Some of the planes in Hangar B are in pristine condition, like this Lockheed Vega “Winnie Mae” replica, finished just two weeks ago after six years of work. It was given a color scheme based on the plane famed aviator Wiley Post used to fly around the world twice in.
Others…er, have a little further to go…
This one was a recent donation from the Aviation High School in Queens. How do you transport a plane through New York City streets? Start by removing the wings…
Inside the fuselage…
…and into the engine:
HARP is currently vying for grant money from the Partners in Preservation program, which it hopes to use for important restoration work on its Douglas C-47 “Skytrain” Transport.
Considered to be one of the greatest aircraft ever built, the Skytrain was used extensively by the allies during World War II and flew in every theater of war up until 1975.
This particular model’s history is evident simply by looking at its rear emblem…
…where an outer layer of paint has been removed to reveal its World War II color scheme beneath.
I have absolutely no clue how any of this works, but I find something about the symmetry of the technology absolutely beautiful (again, I’m no expert, but I think that’s a Pratt & Whitney R-1830 Radial):
Specifically, the grant money from Partners in Preservation would go toward “removing corrosion, metalwork, re-skin degraded flight surfaces and prepare for historic paint scheme” authentic to World War II. Nice!
The Skytrain was based on the revolutionary DC-3 aircraft, which upped the number of passenger seats from the standard 12 to 22, making airline travel profitable for the first time in history.
Walking through Hangar B, I was particularly amazed by the longevity of some of the airplanes. Pictured below is a Grumman HU-16 “Albatross” Flying Boat, which first flew in October 1947 and was in use until March 1983. This very model holds the distinction of being the last fixed-wing amphibious aircraft flown by the US military.
The last aviation record set at Floyd Bennett Field was the first ever transatlantic helicopter crossing, using a Sikorsky HH 3-E “Pelican” Search & Rescue Helecopter (the model below is a 3-F).
Two copters made the trip to Paris, which required 30 hours 46 minutes of flight time and nine mid-air refuelings.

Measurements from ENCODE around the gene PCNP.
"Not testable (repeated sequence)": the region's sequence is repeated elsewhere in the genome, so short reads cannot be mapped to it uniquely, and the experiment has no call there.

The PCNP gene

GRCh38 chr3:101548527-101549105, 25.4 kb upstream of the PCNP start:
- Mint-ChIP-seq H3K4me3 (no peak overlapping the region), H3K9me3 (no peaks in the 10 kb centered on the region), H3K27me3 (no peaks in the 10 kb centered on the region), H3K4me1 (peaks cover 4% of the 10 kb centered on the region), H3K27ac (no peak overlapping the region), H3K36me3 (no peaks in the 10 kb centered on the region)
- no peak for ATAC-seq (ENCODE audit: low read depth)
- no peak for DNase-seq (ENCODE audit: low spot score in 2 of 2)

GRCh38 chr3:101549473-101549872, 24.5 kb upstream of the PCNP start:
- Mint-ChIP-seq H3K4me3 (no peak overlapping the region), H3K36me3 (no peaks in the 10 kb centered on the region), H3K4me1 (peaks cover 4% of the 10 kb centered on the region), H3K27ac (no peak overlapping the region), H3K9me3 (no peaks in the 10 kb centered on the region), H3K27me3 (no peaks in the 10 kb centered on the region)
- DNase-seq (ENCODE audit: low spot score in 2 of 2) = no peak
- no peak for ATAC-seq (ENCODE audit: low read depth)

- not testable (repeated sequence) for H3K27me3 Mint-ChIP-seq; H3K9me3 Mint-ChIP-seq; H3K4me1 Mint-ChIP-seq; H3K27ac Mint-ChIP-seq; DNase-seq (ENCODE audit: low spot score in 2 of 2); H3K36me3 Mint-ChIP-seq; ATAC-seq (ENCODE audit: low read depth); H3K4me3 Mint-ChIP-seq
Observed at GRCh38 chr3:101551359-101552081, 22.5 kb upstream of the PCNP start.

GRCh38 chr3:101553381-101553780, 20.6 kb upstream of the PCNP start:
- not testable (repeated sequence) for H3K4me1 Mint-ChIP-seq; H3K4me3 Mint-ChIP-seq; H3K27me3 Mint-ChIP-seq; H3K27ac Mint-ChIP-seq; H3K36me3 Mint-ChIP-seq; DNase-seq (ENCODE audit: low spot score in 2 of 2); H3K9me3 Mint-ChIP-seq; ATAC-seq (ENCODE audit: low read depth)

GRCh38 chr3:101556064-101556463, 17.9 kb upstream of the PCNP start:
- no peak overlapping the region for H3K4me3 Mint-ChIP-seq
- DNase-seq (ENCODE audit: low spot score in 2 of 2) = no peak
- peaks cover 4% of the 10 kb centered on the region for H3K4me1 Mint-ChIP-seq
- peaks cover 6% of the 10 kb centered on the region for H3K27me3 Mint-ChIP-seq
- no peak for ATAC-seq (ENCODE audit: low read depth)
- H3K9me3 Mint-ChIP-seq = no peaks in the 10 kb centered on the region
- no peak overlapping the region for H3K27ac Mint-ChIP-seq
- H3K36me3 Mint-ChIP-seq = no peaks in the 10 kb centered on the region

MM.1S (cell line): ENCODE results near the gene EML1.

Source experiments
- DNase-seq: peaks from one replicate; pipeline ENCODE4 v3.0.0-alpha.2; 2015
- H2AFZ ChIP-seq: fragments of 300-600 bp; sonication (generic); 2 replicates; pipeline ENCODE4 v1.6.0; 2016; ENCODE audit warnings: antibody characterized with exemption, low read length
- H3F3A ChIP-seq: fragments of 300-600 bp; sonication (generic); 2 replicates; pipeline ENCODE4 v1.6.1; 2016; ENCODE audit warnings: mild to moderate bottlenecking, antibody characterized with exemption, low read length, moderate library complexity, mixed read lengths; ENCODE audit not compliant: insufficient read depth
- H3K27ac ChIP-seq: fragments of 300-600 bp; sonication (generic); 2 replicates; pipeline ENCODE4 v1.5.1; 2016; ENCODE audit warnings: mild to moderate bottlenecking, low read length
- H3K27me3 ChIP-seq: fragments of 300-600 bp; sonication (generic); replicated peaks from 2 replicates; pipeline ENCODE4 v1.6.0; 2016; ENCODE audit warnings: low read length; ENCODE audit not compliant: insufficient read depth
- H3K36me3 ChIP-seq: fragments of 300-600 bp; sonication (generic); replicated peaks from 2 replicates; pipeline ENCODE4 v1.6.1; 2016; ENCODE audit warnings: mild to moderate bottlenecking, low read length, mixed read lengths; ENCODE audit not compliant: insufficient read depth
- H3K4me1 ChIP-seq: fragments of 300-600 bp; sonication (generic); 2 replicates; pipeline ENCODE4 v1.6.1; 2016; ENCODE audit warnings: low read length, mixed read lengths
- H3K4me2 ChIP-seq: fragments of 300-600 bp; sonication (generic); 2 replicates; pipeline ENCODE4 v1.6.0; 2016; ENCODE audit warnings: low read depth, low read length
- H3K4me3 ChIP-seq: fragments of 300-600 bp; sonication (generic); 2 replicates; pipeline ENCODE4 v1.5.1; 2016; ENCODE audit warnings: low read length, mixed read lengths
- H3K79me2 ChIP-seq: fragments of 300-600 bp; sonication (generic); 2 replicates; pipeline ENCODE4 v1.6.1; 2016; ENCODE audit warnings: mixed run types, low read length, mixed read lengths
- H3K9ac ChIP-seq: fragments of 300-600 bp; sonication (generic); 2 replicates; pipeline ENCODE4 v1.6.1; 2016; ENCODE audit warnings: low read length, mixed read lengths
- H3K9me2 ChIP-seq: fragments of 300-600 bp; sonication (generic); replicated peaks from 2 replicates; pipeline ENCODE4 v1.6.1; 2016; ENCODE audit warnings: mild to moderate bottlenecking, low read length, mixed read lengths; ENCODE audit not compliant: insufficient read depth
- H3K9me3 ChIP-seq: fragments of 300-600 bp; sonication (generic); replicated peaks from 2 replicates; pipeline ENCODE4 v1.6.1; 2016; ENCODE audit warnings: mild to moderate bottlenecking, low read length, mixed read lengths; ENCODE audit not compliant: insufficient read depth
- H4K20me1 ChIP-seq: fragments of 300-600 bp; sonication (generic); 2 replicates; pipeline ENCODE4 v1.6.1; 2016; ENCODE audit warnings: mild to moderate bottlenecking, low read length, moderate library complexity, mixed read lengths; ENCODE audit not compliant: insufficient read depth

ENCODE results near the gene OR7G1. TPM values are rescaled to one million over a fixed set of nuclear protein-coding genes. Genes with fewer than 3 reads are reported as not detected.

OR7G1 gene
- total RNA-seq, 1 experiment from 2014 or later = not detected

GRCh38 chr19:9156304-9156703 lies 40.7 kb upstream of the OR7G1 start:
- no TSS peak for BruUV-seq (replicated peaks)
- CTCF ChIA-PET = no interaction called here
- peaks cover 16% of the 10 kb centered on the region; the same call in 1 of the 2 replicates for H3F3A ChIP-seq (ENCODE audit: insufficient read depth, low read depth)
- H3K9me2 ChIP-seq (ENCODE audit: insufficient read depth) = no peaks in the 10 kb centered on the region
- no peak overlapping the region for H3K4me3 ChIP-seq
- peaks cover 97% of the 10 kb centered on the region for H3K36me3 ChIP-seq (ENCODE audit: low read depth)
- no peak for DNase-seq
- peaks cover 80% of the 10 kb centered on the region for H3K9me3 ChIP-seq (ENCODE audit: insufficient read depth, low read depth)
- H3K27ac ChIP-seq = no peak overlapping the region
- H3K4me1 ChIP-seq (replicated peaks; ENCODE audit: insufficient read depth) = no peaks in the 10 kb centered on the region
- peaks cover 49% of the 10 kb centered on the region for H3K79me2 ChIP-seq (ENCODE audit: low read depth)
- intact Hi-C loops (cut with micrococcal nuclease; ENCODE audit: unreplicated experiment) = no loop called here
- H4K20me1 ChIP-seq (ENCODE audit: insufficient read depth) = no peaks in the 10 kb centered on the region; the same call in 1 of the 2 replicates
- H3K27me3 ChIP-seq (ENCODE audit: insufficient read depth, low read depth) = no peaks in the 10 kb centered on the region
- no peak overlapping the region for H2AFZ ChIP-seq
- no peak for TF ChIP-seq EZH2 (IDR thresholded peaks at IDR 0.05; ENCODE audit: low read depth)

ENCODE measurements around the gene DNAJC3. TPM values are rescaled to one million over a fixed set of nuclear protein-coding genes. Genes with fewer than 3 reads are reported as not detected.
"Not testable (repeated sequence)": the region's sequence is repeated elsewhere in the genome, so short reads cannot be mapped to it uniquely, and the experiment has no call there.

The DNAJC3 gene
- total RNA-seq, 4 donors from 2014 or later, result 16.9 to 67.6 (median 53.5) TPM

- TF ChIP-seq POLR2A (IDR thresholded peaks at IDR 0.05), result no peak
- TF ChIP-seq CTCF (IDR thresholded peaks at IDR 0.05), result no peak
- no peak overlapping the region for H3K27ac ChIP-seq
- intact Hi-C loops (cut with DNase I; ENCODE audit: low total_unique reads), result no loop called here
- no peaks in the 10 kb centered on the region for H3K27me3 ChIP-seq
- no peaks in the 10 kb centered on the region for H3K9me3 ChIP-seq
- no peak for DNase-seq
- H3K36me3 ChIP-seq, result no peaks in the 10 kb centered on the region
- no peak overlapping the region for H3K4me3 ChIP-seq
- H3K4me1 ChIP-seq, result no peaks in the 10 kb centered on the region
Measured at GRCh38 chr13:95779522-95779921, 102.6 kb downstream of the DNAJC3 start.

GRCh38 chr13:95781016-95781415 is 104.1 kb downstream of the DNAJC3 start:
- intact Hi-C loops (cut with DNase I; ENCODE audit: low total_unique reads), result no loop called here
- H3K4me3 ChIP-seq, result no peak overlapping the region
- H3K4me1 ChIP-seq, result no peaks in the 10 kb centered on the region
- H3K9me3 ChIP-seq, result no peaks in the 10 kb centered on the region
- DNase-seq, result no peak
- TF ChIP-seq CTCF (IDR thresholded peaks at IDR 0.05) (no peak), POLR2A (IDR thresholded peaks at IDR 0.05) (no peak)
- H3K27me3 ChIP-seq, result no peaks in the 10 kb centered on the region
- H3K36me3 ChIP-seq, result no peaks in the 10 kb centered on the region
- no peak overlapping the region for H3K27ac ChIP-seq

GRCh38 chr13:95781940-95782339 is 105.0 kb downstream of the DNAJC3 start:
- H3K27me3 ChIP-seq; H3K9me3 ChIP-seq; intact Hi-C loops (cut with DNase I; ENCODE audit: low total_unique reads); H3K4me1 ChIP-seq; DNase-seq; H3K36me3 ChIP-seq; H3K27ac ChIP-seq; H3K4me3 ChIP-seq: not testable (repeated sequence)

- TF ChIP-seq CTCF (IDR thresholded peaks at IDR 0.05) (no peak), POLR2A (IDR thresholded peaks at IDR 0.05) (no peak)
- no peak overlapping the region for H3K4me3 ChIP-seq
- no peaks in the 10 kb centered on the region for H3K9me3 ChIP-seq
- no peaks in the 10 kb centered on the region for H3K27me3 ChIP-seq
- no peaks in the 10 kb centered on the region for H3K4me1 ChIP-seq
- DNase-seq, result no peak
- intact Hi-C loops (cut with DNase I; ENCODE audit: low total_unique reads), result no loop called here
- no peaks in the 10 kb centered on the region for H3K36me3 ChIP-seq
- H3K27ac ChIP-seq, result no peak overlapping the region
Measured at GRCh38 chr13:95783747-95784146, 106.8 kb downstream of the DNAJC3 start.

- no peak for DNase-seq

The Pelican’s loading ramp:
Finally, I wanted to mention the Douglas A-4 “Skyhawk” fighter jet.
First flown in 1954, here’s a picture of the Skyhawk in flight…
…though you probably know it better as the enemy planes used in Top Gun:
Historical sidenote: due to international treaty, all evil pilots are required by law to wear helmets with visors that cast weird reflections and obscure their faces.
What exactly is this strange pole extending from the front of the Skyhawk? That would be for mid-air refuelings:
Like most aircraft, the Skyhawk is covered in various warnings I always assume must be insanely obvious to people who work on planes. Like, I have to figure that if you’re close enough to the Skyhawk that its jet intake might be a problem, you probably know to stay clear…
Likewise, if you’re in a position to actually remove a plane’s nose, don’t you think you’d remember to disconnect the electrical wiring first?
A quick glimpse at the various weapons-related controls inside:
Part of the fun of visiting the HARP project is simply to see the old hangar. Built in 1941, Hangar B was intended to be torn down, a plan that was thankfully ignored.
There’s a lot of great ancient rusting machinery…
…areas with that classic “abandoned” patina…
…and always overhead, a really impressive latticework of steel holding up the old wooden frame:
HARP is open to the public on Tuesdays, Thursdays, and Saturdays from 9a to 4p, and I definitely recommend making the trip. In fact, now that the weather is nicer, why not take a bike ride out to Floyd Bennett Field? I always use the “close your eyes and try to head south-east” method, checking my map as few times as possible. The best way of finding something new is getting lost.